Quote No.24 from Encourage Yourself Encourage Others by Anne Devine.
We are approximately two months into Covid19 Lockdown and the myriad of new challenges associated with it.
How do you “deal with what is,” what you are finding is your new, present day reality?
How do you avoid stressing about tomorrow or next week, the “what if?”
Please share any strategies that have helped you and anything you have learned as a result.
I’m learning to expand my Covid Coping Toolkit. A few things I’ve added include more meditation, more uplifting YouTube videos, replacing lost physical contact with online video chats via Zoom, more family time, phone calls, walks and more appreciation of bird song which is easier to hear now with less traffic where I live.
I’m also learning to stay grounded in the moment, just taking it one day or even one hour at a time. Sometimes there are challenging hours. Yesterday’s challenging hour taught me that there is a miracle waiting within each grievance, to teach us something if we are ready to listen.
Note to self..”I found the miracle! I became what Tolle calls the ‘watchful observer.’ I caught myself in the act. And it taught me to look at my reaction to the event, not the event itself. I realised that my reaction, which resulted in silence and resort to junk food during the grievance yesterday weren’t constructive choices. I’ve since spoken about it, pointed out how I felt. No blame, no bad feeling, no grievance! No pain! That is the miracle!
On Friday our much loved Polish Lowland Sheep dog Juke, quietly passed away. I am as upset as if I lost a close relative. He was a wonderful watch dog and a very important part of our family.
I want to share Emma’s tribute to Juke from her Instagram account @Dorismakesmyday
“I dont know how I can sum up 14 years in a couple of paragraphs, but here goes.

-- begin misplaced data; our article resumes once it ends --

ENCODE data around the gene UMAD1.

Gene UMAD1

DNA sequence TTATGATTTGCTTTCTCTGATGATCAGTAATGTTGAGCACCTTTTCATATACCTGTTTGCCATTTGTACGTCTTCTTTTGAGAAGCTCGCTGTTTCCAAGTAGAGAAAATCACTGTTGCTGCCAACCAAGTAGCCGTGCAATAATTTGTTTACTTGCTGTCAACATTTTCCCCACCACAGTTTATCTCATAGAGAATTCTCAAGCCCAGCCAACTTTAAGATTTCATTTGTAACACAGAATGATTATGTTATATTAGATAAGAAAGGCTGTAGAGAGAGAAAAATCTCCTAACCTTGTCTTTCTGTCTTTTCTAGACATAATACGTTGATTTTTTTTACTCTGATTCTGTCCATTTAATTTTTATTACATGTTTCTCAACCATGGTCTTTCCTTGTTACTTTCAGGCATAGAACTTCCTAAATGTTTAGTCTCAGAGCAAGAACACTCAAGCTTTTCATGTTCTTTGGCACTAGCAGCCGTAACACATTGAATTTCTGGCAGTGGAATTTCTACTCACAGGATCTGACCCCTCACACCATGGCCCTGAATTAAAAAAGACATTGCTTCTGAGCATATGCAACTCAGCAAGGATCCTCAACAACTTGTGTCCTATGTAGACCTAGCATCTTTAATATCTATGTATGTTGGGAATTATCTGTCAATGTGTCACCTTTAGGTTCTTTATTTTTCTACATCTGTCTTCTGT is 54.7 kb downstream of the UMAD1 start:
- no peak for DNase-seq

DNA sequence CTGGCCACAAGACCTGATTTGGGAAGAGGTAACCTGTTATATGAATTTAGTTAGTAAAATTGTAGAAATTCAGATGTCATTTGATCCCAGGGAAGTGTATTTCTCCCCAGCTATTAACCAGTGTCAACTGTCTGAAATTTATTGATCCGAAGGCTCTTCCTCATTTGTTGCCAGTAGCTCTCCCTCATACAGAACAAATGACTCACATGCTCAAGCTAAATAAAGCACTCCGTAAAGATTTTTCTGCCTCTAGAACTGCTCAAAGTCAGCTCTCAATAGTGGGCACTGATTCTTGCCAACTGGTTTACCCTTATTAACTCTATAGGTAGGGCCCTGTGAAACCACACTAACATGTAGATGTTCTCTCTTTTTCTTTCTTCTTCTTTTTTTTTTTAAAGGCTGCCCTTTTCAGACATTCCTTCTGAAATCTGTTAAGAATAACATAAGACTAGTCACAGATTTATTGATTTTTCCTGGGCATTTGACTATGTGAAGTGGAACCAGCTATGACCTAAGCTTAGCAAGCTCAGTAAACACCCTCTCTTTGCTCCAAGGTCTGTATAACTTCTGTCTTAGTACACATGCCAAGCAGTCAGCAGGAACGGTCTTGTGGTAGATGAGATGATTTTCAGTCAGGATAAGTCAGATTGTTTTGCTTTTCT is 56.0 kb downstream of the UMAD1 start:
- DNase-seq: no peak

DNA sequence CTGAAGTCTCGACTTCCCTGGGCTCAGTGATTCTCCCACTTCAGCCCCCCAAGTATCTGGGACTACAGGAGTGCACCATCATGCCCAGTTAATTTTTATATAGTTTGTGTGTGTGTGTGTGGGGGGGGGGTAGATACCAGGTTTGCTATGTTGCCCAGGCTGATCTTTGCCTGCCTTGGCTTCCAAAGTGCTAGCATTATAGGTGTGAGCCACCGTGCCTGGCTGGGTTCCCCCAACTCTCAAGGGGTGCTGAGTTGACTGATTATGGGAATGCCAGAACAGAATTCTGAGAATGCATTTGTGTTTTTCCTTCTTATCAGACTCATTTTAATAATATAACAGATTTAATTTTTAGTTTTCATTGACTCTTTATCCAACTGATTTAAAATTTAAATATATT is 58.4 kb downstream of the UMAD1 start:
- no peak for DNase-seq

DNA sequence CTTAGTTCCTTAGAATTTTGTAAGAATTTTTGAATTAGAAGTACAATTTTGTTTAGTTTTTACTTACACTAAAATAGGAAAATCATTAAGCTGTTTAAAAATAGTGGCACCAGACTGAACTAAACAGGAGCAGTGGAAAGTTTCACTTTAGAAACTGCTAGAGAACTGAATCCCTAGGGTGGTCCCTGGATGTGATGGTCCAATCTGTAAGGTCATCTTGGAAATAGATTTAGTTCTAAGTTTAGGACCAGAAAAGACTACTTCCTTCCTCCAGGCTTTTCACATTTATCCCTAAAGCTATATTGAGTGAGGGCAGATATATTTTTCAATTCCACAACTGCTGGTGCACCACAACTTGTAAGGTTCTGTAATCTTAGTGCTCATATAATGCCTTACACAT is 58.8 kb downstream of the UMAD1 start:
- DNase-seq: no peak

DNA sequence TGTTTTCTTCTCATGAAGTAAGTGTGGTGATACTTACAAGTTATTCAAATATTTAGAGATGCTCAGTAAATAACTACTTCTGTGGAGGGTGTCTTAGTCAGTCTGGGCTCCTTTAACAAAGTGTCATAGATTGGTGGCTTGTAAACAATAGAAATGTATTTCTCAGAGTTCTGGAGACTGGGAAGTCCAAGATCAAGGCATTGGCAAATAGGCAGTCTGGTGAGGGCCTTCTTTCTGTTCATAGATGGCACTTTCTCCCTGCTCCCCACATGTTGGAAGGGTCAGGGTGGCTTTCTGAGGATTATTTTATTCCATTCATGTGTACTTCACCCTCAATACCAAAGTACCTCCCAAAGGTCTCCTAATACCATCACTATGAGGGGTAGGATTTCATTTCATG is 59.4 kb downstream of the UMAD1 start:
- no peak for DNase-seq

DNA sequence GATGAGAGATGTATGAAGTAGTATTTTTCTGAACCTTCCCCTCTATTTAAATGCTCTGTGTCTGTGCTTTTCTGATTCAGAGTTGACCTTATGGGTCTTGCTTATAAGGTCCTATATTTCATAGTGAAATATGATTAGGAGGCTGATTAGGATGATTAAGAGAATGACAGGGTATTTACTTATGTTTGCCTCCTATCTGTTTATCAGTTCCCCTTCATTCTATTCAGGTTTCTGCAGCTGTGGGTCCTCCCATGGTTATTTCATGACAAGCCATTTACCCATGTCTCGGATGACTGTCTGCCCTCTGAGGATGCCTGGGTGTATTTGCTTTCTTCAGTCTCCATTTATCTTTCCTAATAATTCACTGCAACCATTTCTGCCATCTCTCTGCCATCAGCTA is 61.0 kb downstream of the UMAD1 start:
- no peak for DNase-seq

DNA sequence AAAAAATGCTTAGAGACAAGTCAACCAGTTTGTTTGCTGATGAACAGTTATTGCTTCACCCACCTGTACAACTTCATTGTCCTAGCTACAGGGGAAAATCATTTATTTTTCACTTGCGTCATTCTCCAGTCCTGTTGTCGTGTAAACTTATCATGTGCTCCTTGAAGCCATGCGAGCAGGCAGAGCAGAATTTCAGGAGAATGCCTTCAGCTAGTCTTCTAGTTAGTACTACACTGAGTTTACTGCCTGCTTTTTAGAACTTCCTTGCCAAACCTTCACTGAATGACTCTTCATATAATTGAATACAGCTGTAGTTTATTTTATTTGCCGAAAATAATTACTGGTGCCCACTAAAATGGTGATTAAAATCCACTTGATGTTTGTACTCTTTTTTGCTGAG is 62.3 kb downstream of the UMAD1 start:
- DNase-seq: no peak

I remember the first day you came home, sitting by my mothers legs, not even reaching her knee. I remember all the hours we spent, you sitting on the picnic table while I brushed your coat, remarkably calm only for those few moments.
I remember your hatred for the vet, and how he put a name to that face you were famous for, the ‘fuck off face.’ His amazement at how much sedative it took to finally put you under before your neuter. (Enough to sedate a German Shepard & a Jack Russel)
Your love for car journeys, how you sat by my side looking out the window on all our camping adventures and how you would wake us up at the crack of dawn to let us know someone had passed our window, much to our frustration.
How you made Marley, of Marley and Me, look like the worlds best behaved dog by destroying our lawnmower (you ate the basket), our deep freezer (you ate the power cord), our camper van (by eating the spark plug), our couch and our car (by destroying the wheel arch).
But mostly I will remember you as the fiercely independent and fearless dog you were. How affection wasn’t your thing but yet when I was sad or anxious you always knew. Despite your total dislike for cuddles, you would come and sit by me and let me wrap my arms around you and cry until you decided I was feeling better and then you would go back to being the aloof boy that you were.
Thank you for being my therapist, my entertainment, my best friend and my inspiration. Thank you for being brave till the very end. 14 years wasn’t long enough but they were the best 14 years I could have asked for. I will miss your little sausage tail and your happy little trot. I love you, I miss you.”